Like this, projects (and polemics) regarding the property tax increase on noncommercial entities (today IMU is at stake, yesterday ICI [the former IMU]) cover much more than just a ‘catholic’ issue (we should also consider how much damage Italy undergoes by looking at everything under the ideological frame: in favour/against the church!): this matter refers also, and above all, to the country’s civil and economical vocation, to our history and our culture. 

It’s also true that many of these charismatic organizations are maintained for years at the threshold of survival: they receive derisory funds from the government and can only live on the gratuitous offerings they can gather. Collect IMU from their properties and from many other communitarian schools and works means not to understand their value, not to appreciate them and make their lives very difficult, even unbearable. What are the consequences? 

These structures will be more and more vulnerable to the market and will be mission deprived, and sold to speculators maybe, who will double the fees causing families to grow even poorer and will impoverish our lands’ culture and history. Is this what we want? Is this what Europe will impose to the national government once instigated by a handful of politicians that appealed against Italy as guilty for helping non-profit activities with public resources?

In the current extraordinary political and governmental phase a tradition decades old unfortunately lives on and actually expands as well: the lack of eyeglasses to ‘see’ the civil dimension in Italy (which is different from the one in England or in the USA). It’s not a coincidence that the first spending review cut was through shutting down ONLUS Agency [Italian social organization], and (we hope) the last one is through undermining the ‘civil’ works, and therefore the poor. It’s not about equity (treating the church and its works like everyone else); it’s about having a concept of Italy, an overview of the physiology of the healing patient. Since the greatest injustice is to treat different realities the same way: not to consider the difference between a business school and a Don Orione’s school or a kindergarten sustained by a parish.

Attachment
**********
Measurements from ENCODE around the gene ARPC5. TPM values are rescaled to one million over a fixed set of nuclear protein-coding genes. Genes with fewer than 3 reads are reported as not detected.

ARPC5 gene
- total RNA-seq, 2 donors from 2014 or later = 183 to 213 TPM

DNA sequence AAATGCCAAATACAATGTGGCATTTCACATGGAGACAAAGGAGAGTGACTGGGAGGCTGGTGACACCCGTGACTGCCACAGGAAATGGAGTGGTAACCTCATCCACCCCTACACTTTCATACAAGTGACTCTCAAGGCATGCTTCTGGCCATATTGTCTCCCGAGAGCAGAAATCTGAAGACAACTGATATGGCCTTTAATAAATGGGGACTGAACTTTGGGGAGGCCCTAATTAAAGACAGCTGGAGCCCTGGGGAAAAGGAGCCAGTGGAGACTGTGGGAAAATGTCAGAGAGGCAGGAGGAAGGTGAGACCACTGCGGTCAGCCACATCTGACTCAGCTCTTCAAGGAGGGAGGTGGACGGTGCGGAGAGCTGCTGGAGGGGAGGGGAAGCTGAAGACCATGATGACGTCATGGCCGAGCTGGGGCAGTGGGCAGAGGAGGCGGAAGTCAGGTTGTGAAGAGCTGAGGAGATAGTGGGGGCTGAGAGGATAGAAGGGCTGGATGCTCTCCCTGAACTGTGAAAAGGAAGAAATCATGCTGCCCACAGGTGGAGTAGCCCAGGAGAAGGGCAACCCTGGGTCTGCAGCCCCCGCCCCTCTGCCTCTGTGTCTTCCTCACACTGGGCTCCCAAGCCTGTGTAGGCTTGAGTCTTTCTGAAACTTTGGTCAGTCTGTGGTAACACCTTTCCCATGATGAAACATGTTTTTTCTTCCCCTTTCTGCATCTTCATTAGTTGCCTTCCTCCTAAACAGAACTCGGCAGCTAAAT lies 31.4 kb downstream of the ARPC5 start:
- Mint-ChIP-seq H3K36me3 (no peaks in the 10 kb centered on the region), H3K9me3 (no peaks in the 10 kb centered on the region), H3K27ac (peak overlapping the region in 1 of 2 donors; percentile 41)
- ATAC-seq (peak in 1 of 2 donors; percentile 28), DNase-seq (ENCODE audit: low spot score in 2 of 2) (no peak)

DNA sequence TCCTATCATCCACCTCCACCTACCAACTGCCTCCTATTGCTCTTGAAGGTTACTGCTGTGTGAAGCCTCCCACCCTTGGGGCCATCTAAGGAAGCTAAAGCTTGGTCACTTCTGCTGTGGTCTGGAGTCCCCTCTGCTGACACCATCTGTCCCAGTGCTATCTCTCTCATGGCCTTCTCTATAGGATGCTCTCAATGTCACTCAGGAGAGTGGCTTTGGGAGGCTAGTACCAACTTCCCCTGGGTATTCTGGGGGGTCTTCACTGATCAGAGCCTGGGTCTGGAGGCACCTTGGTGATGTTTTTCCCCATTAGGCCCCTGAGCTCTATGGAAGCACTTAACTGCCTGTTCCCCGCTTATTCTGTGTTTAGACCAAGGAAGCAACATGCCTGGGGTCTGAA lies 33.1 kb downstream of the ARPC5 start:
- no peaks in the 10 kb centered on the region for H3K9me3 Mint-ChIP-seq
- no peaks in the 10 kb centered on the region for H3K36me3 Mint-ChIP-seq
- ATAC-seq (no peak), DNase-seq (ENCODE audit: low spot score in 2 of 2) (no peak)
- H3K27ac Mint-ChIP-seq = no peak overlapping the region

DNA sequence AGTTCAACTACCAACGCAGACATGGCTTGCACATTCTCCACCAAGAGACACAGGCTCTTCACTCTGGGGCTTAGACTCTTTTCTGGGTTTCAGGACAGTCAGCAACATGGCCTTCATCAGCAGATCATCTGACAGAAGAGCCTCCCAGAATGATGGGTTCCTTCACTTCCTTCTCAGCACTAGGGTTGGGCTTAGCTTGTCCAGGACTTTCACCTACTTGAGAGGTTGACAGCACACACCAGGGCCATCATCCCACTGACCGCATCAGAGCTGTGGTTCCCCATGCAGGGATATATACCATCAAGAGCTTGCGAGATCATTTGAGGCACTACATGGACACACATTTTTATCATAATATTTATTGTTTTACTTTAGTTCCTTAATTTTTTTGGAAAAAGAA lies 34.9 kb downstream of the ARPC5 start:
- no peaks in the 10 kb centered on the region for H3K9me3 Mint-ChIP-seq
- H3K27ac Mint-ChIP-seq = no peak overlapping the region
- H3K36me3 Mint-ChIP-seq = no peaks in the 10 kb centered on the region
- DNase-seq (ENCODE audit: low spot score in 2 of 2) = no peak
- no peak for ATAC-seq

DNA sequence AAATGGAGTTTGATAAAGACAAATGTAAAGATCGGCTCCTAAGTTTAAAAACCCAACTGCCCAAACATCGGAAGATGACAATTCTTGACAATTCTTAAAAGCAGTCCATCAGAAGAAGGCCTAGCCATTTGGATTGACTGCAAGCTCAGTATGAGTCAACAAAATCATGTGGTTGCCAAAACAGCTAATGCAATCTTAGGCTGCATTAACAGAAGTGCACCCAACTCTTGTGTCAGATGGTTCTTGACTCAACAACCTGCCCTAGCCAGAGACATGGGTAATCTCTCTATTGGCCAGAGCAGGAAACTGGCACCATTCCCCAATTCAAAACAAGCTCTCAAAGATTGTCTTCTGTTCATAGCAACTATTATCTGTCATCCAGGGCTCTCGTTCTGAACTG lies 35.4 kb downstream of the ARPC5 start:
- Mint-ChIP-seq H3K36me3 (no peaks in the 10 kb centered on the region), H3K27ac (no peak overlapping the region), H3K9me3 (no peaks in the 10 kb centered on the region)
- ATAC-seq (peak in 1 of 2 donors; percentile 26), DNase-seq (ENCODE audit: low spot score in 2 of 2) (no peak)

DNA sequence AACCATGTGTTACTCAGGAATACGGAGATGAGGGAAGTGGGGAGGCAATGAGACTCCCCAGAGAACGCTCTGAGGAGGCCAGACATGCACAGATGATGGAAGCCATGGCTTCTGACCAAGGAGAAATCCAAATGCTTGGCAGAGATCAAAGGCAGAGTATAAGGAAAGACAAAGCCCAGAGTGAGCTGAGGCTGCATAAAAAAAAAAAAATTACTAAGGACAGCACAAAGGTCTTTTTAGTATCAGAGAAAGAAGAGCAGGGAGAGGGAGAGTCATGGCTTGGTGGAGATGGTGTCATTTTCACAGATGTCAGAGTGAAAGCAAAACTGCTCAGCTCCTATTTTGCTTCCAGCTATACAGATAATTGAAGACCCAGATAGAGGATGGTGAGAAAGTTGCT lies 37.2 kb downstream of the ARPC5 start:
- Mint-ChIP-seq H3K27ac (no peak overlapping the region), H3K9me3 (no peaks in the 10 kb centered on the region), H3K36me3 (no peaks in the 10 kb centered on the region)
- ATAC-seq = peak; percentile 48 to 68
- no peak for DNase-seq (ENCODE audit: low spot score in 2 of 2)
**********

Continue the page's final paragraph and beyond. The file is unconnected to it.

While the press explores the well-known and very much covered stories about the bed and breakfast pensions owned by religious orders but run as a business often by profit groups (which according to present law pay IMU and all other taxes) people are not aware that due to the amendments on regulations explicitly against non-profit, profit activities themselves will increase. Everyone will pay IMU including those operating without profit objectives, but citizens will pay a much higher price, and our country will lose the contribution of century-old works. 

All this is caused by a combination of radical ideological revenge and crave for revenue increase. Not as in France though, there is no political might to increase 20 percent over the IRPEF [income tax] of the super-rich for such income, thus more is demanded from the poor and the increasingly poorer middle class. The past days’ immorality and corruption scandals should be cured by nourishing the immune system, injecting healthy cells to the badly ill Italian body, also due to the charisms’ exclusion from civil life. Italy won’t be saved by the enlargement of the profit market.

Further commentaries by Luigino Bruni in Avvenire are available through the Avvenire Editorial menu.

Translated by Cristian Sebok